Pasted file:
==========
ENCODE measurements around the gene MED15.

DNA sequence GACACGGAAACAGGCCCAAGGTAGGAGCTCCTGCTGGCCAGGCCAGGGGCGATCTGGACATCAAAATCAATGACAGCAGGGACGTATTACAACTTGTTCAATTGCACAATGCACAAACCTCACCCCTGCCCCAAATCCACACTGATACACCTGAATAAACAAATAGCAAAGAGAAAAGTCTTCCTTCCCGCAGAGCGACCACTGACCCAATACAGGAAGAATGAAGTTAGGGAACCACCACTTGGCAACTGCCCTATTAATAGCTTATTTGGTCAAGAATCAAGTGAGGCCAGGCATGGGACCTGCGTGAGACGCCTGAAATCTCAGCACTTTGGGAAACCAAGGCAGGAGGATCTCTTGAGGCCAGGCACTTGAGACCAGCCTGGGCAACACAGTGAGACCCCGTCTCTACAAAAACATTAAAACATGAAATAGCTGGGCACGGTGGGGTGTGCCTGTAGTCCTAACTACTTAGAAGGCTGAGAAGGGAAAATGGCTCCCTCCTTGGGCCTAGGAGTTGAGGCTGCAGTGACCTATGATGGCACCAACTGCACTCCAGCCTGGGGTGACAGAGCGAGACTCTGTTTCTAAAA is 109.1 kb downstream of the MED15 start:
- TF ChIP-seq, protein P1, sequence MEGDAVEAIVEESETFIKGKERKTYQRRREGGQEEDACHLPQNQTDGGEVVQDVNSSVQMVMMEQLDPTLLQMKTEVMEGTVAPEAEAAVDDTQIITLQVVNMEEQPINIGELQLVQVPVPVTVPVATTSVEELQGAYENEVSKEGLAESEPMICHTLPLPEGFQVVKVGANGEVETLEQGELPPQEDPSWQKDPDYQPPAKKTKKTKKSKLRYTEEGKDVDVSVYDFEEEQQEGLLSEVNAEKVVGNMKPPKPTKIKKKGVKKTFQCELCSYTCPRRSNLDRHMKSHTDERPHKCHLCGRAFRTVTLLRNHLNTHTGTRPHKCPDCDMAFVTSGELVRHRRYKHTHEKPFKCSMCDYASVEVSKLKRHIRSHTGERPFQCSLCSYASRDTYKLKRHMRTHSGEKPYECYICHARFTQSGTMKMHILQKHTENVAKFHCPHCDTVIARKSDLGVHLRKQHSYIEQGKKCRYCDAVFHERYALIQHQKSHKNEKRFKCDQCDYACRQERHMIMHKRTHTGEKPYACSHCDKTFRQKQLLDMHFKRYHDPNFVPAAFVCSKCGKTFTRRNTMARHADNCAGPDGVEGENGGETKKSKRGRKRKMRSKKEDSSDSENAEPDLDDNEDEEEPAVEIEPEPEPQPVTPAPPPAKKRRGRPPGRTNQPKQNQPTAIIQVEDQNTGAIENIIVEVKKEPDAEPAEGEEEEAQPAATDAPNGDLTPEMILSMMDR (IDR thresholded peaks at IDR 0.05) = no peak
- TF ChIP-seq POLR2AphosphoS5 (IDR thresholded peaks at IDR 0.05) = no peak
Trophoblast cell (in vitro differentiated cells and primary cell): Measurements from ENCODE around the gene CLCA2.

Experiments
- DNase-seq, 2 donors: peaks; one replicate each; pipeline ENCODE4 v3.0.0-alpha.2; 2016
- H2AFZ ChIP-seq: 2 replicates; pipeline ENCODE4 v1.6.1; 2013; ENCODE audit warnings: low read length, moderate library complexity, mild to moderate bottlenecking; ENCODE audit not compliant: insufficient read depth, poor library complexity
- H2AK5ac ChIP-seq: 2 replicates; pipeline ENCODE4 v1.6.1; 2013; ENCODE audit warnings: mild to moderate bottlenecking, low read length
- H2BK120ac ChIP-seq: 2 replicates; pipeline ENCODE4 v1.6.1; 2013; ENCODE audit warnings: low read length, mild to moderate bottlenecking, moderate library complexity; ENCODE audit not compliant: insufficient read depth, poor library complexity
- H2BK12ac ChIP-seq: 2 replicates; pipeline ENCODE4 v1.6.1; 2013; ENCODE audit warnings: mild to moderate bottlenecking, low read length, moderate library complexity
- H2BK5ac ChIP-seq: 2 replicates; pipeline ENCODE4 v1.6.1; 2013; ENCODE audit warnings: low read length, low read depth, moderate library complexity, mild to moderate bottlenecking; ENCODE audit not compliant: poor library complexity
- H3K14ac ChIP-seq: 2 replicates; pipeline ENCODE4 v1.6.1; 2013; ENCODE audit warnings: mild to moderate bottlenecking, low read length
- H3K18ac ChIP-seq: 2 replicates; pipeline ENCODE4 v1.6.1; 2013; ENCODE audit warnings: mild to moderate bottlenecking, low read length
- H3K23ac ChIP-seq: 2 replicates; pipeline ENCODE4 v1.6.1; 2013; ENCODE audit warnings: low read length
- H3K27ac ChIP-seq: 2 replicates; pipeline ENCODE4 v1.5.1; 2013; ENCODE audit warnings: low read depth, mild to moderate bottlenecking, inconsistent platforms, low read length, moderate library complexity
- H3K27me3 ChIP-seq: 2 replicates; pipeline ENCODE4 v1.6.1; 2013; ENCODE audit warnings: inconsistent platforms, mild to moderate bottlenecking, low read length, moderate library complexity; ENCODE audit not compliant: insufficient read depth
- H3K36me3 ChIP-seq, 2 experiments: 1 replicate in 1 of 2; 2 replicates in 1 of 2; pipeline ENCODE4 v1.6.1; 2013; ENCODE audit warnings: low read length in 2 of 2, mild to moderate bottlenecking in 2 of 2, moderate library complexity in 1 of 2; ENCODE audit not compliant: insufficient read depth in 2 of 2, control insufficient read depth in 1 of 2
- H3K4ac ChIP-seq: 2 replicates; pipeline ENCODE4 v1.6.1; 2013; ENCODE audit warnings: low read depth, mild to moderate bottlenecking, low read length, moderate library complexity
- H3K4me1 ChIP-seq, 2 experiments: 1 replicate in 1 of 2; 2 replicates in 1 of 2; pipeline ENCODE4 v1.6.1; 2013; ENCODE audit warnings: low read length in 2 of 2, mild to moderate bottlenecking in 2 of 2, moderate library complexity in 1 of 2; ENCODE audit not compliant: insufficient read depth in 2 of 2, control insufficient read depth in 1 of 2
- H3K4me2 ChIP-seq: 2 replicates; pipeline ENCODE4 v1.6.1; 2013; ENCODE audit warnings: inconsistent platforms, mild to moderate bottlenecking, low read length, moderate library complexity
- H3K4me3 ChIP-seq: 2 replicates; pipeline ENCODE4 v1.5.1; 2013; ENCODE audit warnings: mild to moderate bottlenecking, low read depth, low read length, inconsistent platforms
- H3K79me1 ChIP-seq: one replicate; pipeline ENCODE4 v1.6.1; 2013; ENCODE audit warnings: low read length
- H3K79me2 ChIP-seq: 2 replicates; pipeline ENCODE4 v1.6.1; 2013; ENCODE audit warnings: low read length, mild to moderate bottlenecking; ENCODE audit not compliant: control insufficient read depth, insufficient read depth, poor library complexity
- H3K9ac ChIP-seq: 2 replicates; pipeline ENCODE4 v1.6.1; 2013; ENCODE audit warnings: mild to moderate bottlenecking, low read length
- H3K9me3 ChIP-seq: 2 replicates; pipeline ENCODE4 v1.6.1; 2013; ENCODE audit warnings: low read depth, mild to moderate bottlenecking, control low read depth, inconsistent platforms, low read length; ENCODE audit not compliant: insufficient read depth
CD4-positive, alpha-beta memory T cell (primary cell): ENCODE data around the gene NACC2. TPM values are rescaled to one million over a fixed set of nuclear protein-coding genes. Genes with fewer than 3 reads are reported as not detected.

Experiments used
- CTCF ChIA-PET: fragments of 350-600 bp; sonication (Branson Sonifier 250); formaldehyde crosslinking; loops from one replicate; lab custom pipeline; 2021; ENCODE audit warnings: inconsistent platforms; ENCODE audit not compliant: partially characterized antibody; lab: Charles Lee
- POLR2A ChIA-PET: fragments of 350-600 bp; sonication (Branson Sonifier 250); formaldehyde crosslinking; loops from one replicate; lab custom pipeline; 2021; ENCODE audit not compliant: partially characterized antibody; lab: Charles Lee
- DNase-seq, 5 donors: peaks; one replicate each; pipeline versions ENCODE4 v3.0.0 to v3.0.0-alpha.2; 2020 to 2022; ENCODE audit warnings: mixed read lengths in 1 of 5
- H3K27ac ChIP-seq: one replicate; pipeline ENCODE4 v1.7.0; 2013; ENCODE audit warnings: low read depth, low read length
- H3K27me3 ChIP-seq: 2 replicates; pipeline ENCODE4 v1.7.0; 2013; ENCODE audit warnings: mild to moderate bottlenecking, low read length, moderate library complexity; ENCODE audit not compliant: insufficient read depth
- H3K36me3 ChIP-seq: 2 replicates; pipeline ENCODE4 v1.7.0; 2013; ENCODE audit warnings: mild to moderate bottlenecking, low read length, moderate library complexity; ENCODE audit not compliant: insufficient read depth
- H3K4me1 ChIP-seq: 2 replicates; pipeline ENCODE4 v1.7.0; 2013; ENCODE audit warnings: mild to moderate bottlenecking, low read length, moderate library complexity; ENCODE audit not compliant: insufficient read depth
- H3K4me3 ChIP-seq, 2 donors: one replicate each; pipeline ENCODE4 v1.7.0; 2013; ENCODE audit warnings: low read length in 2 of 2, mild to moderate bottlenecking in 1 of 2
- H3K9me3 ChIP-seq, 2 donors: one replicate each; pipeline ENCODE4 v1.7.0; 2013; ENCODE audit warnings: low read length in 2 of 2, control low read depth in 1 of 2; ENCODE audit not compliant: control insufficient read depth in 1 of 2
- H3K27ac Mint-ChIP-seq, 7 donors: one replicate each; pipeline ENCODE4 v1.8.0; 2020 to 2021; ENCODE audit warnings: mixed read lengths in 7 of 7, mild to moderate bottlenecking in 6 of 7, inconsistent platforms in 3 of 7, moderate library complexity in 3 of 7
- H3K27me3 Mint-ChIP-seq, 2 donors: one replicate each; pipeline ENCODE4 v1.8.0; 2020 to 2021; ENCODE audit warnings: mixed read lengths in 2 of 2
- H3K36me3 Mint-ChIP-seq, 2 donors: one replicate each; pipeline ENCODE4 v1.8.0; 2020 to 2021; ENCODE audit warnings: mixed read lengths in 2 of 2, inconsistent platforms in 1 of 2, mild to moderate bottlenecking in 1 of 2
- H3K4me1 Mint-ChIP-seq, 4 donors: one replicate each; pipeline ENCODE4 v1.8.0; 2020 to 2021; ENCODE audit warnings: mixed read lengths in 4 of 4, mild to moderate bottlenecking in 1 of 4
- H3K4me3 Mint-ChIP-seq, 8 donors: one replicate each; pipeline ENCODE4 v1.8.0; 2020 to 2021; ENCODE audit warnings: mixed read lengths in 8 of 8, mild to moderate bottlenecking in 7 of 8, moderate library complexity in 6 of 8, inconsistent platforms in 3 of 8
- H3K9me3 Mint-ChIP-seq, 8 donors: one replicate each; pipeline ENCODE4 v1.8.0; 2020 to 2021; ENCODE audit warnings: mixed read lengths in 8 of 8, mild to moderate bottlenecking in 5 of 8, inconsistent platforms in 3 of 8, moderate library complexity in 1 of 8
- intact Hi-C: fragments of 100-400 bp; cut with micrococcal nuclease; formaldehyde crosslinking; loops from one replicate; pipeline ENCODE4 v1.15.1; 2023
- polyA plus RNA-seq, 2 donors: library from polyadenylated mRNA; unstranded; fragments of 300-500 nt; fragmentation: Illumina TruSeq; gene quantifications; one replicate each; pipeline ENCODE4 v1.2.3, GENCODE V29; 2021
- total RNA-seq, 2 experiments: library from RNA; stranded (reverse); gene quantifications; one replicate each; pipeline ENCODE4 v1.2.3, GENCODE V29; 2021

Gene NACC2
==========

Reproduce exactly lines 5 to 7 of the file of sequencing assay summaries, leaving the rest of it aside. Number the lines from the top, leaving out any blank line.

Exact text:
Trophoblast cell (in vitro differentiated cells and primary cell): Measurements from ENCODE around the gene CLCA2.

Experiments
- DNase-seq, 2 donors: peaks; one replicate each; pipeline ENCODE4 v3.0.0-alpha.2; 2016